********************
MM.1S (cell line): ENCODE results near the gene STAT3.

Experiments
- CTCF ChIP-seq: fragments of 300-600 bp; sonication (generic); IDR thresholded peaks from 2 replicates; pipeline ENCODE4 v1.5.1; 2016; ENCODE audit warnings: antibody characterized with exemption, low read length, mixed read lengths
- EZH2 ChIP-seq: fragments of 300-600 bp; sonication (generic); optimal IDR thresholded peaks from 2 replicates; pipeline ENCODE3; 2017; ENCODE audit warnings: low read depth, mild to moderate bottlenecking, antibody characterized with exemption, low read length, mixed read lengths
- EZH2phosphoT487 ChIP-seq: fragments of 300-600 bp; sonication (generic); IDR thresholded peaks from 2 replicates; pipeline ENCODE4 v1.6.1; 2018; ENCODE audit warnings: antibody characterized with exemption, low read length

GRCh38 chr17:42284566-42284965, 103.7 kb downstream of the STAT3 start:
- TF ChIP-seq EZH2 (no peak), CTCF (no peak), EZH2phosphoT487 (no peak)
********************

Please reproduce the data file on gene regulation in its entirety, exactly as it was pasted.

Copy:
MM.1S (cell line): ENCODE results near the gene STAT3.

Experiments
- CTCF ChIP-seq: fragments of 300-600 bp; sonication (generic); IDR thresholded peaks from 2 replicates; pipeline ENCODE4 v1.5.1; 2016; ENCODE audit warnings: antibody characterized with exemption, low read length, mixed read lengths
- EZH2 ChIP-seq: fragments of 300-600 bp; sonication (generic); optimal IDR thresholded peaks from 2 replicates; pipeline ENCODE3; 2017; ENCODE audit warnings: low read depth, mild to moderate bottlenecking, antibody characterized with exemption, low read length, mixed read lengths
- EZH2phosphoT487 ChIP-seq: fragments of 300-600 bp; sonication (generic); IDR thresholded peaks from 2 replicates; pipeline ENCODE4 v1.6.1; 2018; ENCODE audit warnings: antibody characterized with exemption, low read length

GRCh38 chr17:42284566-42284965, 103.7 kb downstream of the STAT3 start:
- TF ChIP-seq EZH2 (no peak), CTCF (no peak), EZH2phosphoT487 (no peak)